A great Investigative piece by the Trinidad & Tobago Guardian who have come across a cannabis connection to the country’s Attorney General, Faris Al-Rawi, who’s response so far, is. “My wife has a large family and they are involved in various businesses. I knew nothing of this.”
We’ll start with a post on Former Minister Devant Maharaj’s facebook page
The comments are expecially revealing.
Even if it is just an apparel company, in our book this still looks somewhat fishy.
Plenty more comments here
Here’s the full report..
“I knew nothing.”
Attorney General Faris Al-Rawi yesterday said he was in the dark about months-old company West Indian Cannabis Company Limited, a retail firm whose director is family to his wife.
Social media was busy yesterday sharing a highlighted copy of the company registration documents. Large red circles highlighted that one of the directors had the same surname of Al-Rawi’s wife.
However, the owner of the West Indian Cannabis Company Ltd (Wicannaco), Christopher Moses, yesterday denied his company had anything to do with marijuana, despite its company name and the branding on its clothing.
Moses is married to Jenna Marie Nahous—who is also listed as a director—who is related to Mona Nahous, wife of Attorney General Al-Rawi.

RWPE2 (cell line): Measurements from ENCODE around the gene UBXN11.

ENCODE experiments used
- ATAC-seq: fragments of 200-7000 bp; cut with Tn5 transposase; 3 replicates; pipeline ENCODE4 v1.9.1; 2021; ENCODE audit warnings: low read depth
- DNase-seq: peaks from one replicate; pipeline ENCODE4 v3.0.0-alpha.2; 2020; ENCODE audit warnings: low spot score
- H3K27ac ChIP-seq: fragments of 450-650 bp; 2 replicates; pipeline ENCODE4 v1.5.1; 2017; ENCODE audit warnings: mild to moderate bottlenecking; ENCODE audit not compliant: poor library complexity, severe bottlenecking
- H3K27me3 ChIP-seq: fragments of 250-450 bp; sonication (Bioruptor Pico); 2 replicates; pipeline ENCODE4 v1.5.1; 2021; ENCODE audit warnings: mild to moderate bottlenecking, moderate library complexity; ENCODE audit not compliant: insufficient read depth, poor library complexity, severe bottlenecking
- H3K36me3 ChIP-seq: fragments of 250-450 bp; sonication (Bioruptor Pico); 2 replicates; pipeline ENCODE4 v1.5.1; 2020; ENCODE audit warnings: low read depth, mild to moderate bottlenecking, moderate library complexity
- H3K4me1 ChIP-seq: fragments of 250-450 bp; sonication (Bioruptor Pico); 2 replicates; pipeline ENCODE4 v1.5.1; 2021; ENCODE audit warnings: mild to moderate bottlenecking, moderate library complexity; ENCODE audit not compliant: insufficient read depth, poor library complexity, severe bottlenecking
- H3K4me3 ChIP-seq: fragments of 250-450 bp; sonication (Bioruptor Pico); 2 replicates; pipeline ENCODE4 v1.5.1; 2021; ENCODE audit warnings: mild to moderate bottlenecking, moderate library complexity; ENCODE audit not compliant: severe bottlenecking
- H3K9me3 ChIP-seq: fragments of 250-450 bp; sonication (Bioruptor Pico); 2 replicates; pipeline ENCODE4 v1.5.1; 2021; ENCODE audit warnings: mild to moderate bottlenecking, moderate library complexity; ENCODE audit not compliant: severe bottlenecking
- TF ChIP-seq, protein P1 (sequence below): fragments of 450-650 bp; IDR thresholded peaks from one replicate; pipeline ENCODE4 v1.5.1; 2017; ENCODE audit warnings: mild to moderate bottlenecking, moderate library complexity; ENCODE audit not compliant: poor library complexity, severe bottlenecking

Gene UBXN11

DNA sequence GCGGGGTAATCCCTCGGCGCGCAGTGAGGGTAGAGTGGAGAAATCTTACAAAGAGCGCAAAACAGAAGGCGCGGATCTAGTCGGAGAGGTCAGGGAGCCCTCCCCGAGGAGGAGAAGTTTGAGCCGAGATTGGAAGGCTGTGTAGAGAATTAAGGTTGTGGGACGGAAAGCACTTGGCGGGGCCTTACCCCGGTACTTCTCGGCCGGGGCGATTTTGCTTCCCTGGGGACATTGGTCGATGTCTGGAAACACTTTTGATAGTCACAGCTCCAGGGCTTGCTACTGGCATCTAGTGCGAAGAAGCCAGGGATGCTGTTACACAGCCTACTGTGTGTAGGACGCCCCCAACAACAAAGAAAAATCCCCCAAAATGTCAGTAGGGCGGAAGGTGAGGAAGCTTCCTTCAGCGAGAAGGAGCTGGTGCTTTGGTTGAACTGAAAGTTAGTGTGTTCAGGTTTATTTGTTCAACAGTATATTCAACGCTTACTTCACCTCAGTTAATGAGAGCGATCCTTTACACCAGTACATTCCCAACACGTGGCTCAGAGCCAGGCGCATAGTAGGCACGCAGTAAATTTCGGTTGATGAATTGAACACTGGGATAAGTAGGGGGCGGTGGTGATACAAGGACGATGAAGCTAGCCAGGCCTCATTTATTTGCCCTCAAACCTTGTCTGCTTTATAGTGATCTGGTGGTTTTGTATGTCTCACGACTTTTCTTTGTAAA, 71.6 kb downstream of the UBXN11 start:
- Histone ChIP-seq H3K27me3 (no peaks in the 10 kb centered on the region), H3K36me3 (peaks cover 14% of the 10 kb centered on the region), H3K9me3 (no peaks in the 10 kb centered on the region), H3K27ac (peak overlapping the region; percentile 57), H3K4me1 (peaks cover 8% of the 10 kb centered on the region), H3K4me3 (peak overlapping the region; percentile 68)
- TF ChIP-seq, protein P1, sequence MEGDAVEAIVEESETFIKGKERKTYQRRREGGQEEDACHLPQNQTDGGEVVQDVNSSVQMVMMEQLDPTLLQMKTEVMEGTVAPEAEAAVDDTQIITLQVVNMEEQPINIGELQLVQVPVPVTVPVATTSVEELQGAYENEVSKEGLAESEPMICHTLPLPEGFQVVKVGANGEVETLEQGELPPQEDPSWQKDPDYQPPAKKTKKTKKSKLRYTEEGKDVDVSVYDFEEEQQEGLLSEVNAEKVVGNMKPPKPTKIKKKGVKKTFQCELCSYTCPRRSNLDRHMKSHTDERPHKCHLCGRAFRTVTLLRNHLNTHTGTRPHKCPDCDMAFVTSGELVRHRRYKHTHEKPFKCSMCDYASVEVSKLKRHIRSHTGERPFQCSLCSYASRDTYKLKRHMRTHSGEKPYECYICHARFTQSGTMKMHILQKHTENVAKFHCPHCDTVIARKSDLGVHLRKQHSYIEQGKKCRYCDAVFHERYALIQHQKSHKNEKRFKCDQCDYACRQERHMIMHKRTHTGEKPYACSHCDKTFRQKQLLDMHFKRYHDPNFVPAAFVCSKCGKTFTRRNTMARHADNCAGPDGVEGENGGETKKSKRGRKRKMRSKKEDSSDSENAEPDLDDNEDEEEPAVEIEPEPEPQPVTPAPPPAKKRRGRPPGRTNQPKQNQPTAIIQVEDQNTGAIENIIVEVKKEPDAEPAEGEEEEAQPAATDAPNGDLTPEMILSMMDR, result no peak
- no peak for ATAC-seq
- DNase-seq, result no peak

In a statement posted on his Facebook page last night, however, Moses alsodenied having any interaction with the Attorney General.
“I categorically state that I have no business dealings with Faris Al-Rawi whatsoever. I do not, nor did I discuss my business with him, as I have NO financial relationship with him. I do not posses any inside information pertaining to the cannabis industry as it comes to the fore in T&T and region wide,” Moses said as he responded to allegations that he may have had prior knowledge of the pending legislation which will decriminalise marijuana usage in T&T.
In an interview, Moses told Guardian Media that Wicannaco was just a clothing company using marijuana symbols for branding. He added, however, that due to the newfound popularity on social media, he was planning to jump into legal cannabis retail whenever the bill was passed.
But after further discussions with his wife in the wake of the social media furore created over the past hours, Moses told the Guardian they had decided to “stay in our lane”.